Famous for its Baneshwar Festival it is a small town 527 km from Jaipur & 160 kms from Udaipur. It can be best described as the native place of the Bhils who form 39% of the tribal population of India. Banswara either got its name from bans or bamboo trees which once grew in abundance here, or from a Bhil chieftain named Bansna. This Bhil chief was killed by Maharawal Jagmal Singh in the battle over the possession of the region. But Jagmal was quite impressed by Bansna's bravery, and true to his generous nature he named the place after his rival. Banswara is presently known as the city of Hundred Islands due to the river Mahi, which borders the district and surrounds a number of islands. The Mahi River, revered by the locals, separates the Banswara and Dungarpur districts into two distinct regions. Banswara lies on the southeast of Rajasthan and is bounded by Udaipur in the west, Chittaurgarh in the north and the states of Madhya Pradesh and Gujarat in the east and the south respectively.
This palace is a fusion of the Mughal and Rajput art and was built in different phases by different kings who ruled this city. This Palace has now become a museum displaying collections dating back to the second century A.D. The apartments in the Palace have beautiful carvings and furnishings and the floor tiles have interesting patterns. The palace is located very close to the museum and can be easily visited by tourists to the city. Bharatpur is a mere 55 km from Agra and just about an hour in travel time.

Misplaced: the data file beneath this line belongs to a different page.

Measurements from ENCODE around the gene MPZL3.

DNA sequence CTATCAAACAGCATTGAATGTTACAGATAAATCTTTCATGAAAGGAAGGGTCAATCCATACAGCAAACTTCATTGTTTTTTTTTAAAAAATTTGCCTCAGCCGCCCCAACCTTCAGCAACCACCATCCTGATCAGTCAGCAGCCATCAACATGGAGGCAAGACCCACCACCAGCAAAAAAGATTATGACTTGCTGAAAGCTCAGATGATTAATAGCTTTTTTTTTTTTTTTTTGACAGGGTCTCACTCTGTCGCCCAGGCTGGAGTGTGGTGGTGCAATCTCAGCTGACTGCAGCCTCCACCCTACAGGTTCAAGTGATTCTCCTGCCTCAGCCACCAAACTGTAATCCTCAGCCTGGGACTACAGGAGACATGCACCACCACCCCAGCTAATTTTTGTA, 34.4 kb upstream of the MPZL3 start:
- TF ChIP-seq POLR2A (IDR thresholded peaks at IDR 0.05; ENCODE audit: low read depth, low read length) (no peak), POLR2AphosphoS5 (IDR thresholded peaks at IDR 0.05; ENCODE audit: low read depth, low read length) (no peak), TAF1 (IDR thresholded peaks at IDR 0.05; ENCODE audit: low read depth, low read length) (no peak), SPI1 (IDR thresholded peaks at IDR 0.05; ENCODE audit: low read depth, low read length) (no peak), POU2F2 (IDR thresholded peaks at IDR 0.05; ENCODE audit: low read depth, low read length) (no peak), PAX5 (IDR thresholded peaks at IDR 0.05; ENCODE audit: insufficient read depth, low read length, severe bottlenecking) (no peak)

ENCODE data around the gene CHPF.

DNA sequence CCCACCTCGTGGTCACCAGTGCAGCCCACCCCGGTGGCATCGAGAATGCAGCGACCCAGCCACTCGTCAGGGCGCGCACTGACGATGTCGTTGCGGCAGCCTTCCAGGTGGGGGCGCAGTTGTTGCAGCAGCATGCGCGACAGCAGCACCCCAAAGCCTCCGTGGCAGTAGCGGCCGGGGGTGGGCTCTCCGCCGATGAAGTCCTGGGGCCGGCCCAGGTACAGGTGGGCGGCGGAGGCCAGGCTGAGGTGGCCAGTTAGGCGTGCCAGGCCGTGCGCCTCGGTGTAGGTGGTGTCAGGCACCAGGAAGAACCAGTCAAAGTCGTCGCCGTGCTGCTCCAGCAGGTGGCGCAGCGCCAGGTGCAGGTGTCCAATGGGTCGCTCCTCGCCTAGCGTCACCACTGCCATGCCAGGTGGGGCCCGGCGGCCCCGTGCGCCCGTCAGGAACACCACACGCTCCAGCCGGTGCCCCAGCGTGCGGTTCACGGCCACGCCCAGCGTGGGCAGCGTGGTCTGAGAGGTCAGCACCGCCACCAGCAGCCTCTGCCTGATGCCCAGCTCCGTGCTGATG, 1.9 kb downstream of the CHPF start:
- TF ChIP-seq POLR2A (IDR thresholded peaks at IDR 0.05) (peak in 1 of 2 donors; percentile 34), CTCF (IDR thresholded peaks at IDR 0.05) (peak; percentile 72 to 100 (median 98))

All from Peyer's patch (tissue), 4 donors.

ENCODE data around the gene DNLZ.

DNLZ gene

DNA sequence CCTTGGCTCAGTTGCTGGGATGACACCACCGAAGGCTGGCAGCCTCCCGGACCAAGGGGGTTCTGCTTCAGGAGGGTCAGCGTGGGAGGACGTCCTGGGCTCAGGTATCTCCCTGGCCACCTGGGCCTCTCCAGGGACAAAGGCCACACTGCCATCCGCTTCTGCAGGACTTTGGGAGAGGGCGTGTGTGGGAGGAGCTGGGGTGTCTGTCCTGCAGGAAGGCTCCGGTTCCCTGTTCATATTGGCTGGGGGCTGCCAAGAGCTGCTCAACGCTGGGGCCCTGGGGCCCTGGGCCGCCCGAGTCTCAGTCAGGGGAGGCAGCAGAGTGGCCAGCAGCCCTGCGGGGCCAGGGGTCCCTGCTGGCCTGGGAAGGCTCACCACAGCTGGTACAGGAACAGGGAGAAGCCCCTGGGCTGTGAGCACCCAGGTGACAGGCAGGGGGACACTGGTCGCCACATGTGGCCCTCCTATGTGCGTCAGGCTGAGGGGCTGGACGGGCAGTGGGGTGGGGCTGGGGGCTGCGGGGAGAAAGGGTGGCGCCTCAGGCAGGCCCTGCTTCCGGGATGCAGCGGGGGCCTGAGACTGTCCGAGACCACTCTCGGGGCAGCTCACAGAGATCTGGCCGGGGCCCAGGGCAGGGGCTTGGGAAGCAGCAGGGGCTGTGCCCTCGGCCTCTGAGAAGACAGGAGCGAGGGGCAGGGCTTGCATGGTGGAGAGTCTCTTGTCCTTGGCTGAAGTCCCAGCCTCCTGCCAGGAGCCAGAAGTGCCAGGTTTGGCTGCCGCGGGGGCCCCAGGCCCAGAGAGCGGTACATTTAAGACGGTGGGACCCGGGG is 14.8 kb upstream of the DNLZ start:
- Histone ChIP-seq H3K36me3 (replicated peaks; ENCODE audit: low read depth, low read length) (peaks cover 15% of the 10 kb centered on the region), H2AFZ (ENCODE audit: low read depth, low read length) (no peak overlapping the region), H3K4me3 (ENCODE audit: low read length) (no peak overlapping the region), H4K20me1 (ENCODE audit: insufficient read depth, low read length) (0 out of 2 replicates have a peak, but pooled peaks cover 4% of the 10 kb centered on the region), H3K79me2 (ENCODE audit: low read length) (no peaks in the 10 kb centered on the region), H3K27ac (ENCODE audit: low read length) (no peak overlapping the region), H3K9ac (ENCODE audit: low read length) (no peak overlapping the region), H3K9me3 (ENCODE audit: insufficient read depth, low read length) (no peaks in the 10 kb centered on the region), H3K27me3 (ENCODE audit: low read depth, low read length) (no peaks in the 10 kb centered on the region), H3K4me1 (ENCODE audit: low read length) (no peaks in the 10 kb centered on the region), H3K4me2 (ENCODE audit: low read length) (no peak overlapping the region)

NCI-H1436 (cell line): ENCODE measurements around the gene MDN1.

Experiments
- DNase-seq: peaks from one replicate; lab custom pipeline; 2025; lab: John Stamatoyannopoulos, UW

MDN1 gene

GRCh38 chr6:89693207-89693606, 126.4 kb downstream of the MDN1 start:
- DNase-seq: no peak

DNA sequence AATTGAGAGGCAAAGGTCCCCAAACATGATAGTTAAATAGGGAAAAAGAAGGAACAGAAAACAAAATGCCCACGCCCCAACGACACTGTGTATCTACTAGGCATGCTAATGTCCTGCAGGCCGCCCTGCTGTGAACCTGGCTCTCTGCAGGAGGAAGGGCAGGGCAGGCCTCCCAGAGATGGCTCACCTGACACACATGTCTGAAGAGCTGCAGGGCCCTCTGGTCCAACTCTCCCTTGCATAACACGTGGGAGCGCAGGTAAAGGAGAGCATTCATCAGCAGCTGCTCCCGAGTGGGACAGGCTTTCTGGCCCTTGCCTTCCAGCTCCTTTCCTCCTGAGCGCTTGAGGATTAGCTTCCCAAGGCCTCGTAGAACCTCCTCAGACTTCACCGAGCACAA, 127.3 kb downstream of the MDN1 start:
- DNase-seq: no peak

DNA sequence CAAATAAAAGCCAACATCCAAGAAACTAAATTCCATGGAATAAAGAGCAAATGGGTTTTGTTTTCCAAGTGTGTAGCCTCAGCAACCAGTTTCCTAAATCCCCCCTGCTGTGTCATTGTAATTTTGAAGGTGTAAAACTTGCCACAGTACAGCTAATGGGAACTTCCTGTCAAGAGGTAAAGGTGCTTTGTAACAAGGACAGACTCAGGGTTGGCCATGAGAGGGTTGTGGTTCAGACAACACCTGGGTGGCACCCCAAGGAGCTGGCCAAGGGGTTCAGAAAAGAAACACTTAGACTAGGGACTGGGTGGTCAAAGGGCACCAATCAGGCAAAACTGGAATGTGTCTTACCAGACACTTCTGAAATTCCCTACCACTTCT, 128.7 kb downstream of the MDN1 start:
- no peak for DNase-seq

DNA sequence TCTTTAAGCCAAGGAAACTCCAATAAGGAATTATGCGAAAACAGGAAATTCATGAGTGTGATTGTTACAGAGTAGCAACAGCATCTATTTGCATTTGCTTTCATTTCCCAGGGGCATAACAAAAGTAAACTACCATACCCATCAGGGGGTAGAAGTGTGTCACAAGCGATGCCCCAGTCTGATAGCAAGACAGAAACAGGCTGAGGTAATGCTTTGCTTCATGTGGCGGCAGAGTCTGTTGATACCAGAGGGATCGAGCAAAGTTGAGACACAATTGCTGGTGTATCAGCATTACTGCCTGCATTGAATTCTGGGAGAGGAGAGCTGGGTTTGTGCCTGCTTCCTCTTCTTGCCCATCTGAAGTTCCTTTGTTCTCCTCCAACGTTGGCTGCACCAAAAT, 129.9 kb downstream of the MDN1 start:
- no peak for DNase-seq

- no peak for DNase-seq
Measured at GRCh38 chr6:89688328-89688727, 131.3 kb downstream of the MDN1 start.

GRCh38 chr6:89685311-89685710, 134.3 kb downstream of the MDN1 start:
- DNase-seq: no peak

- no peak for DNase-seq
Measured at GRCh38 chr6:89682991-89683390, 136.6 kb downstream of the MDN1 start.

Forms the third important destination in the desert triangle, along with Jodhpur and Jaisalmer. It is Rajasthan's fourth largest city, situated in the Thar desert. Popularly addressed as the camel country, it is a city surrounded by sand dunes. In route on your way from Jaipur 330 km to Jaisalmer 320 km, Bikaner was founded in 15th century by Rao Bika. Known for durries, carpets, hand painted lamp shades, and mojari slippers. It is surrounded by sand dunes. Founded in 1488, the city of the imposing Junagarh fort and many palaces within it, contribute to its timeless beauty.
The one fort said to have never been captured. It houses red sandstone and marble palaces like Anup Mahal, Ganga Niwas and Rang Mahal, a royal temple called Har Mandir, This fort was erected in 1593 A.D by Raja Rai Singh, the illustrious general of the army of the Mughal emperor Akbar. The fortress is bounded by a moat and consists of 37 palaces and pavilions including Chandra Mahal, Phool Mahal and Karan Mahal. The museum within the fort encloses priceless miniature paintings and extraordinary antiques that are of great interest for art lovers. Bikaner abounds in beautiful havelis, the ancient luxurious mansions with sprawling courtyards where the nobles or the affluent people of Rajasthan lived. These havelies belonged to the Kotharis, Rampurias, Vaids and Dagas and were located in the regions like Gogagate, Daddhon Ka Chowk and so on.